11. Chris, I don't recall the actual condition of the pitch link (hopefully I describe the names of the parts accurately). It was the bolt that was holding the link on the ball joint pictured above. The head of that bolt looked brown and if my memory serves me correctly looked something like this (in terms of color): That may be incorrect as I just remember pointing out and saying "hey that looks kind of brown". So is that bolt going anywhere? Most likely not, but if you start to spin in rapidly, throw in some turbulence, and have it be constantly under load, I then start to think, I'm not sure.
  12. Thanks everyone for your responses. If you look at the helicopter piece by piece there is nothing that would make it unairworthy per say, it is just the overall feel you get from looking at it. In regards to the torque stripes, I tend to think of it in terms of "if it wasn't important they wouldn't put them on there". So if they are burned off or broken in anyway, if people just disregard them and make sure they are finger tight, then I guess I don't understand why the checklists asks for them. But again, I'm the first to admit I'm inexperienced, and the nature of helicopters makes me want to make sure everything is right before I leave the ground. Also, I'm not sure of the actual maintenance schedule. I've just heard the phrase "90 hours out from overhaul and we are going to fly that time off". On a side note also, I feel like I'm spending good money, and the fact that I'm going to be flying the run down and timed out helicopters of others, doesn't exactly feel right. When I first flew there the helicopters looked nice and were well kept, but as you can see they are combining maintenance with the training and using helicopters just on a leaseback.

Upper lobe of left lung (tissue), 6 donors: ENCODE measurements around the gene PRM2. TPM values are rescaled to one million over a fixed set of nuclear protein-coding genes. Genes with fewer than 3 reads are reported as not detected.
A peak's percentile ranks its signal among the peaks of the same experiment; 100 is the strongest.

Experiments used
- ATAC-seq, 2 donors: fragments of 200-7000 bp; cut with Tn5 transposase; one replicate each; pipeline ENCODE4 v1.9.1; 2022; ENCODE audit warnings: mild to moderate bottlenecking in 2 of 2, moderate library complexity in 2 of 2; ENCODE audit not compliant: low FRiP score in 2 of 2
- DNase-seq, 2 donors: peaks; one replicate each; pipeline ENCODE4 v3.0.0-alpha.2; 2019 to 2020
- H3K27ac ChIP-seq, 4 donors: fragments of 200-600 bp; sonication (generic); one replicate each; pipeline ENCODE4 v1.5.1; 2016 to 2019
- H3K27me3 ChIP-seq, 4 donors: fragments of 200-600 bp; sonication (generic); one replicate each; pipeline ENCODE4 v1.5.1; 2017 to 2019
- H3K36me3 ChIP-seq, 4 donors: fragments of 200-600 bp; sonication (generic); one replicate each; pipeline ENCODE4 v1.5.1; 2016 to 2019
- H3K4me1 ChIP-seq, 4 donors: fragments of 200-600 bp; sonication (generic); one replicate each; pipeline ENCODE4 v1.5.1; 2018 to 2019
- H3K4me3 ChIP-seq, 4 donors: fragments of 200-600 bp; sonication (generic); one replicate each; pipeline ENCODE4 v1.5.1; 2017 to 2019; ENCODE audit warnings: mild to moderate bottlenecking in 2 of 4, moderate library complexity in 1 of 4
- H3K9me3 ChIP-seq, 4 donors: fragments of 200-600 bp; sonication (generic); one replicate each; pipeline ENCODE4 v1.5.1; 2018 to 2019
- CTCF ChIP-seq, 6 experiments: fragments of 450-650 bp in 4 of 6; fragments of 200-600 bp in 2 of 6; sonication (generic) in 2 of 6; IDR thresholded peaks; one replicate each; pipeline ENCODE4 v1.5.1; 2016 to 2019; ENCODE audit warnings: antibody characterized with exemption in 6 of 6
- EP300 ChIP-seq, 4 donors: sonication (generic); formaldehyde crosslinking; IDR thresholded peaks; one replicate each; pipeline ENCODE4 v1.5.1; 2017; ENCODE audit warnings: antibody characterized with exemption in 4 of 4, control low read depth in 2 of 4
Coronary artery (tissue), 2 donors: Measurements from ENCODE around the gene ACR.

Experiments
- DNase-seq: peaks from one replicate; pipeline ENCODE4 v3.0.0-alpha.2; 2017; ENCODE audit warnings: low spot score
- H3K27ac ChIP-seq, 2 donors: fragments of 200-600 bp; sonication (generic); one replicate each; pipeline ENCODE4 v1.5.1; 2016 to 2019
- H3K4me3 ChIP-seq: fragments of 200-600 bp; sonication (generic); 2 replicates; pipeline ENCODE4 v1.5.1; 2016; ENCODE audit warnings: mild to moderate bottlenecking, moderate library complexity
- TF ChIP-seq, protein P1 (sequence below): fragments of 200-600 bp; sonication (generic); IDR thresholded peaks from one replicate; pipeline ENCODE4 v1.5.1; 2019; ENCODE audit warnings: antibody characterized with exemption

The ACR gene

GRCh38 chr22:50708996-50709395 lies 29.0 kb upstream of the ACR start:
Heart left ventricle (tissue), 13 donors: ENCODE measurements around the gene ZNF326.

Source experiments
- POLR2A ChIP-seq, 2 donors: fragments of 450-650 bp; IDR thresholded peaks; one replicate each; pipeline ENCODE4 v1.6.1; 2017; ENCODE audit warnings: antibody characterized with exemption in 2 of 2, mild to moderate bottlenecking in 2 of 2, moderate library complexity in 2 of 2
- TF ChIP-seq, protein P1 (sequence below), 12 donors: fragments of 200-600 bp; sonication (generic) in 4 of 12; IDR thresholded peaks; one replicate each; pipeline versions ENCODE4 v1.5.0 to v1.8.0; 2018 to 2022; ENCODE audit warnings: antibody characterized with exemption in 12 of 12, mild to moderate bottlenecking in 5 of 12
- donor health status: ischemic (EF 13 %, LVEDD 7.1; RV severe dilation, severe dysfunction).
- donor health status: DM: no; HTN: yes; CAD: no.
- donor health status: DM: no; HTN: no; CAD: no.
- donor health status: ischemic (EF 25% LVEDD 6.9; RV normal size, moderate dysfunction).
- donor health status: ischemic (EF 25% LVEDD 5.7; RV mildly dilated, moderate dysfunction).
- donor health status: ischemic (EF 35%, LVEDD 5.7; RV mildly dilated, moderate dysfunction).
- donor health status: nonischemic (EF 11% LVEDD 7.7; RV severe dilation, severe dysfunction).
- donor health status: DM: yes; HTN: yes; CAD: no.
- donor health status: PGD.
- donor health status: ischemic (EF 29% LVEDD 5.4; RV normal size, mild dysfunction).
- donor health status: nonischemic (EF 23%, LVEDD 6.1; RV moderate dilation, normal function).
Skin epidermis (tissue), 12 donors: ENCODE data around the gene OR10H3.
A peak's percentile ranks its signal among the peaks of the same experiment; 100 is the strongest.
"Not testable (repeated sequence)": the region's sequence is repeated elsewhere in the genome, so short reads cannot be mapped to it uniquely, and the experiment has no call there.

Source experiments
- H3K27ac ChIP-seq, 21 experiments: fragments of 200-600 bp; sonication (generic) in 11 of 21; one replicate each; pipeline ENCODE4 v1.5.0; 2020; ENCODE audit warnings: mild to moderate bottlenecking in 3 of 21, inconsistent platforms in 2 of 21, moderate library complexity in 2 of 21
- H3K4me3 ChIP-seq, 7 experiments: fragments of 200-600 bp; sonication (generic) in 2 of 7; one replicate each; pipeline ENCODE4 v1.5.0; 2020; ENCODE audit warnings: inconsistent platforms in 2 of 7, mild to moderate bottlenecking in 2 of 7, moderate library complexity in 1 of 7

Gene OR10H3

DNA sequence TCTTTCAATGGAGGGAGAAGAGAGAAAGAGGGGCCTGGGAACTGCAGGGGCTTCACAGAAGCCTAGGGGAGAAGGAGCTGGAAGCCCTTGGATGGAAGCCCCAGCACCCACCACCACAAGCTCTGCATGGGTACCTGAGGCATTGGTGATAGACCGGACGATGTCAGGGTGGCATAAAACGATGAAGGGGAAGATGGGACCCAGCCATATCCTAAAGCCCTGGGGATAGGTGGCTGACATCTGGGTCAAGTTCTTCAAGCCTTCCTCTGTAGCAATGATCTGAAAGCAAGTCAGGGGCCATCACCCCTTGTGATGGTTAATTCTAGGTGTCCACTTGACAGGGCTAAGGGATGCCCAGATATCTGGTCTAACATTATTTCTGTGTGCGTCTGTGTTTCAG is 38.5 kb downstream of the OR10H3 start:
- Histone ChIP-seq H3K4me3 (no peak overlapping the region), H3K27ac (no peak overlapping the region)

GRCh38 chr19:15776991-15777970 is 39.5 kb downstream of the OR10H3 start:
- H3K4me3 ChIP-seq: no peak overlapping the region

13. I just wanted to see what everyone's thoughts were on flying a particular helicopter. I'm still new to everything and it would be great to fly brand new equipment, but I know that's not always the case or practical. I don't want to be overly cautious, as I've already developed that name for myself, but I don't want to let things slide that could be potentially hazardous. It has had a thorough preflight and flies, which I know doesn't say much. In my gut it feels like the school just acquired an old used Buick, and who knows what the history is or what is lurking on the inside. Maybe the school and chief pilot know exactly where it came from and who they are dealing with, but I feel like this thing could have been oversped on on the daily and nobody would be the wiser. I'd like to open the discussion and see what everyone thinks. Maybe I'm just being too picky for being a bottom rung student. I'm wide open to that, I just don't have enough experience to really feel out when something isn't right.
  14. The report mentions minor injuries, which usually is indicative of bruising, scratches, whiplash, etc. I'd imagine they were able to walk away, so this was by definition a good landing. If they repair the bird and use it again, some may even call this a great landing!
×
×
  • Create New...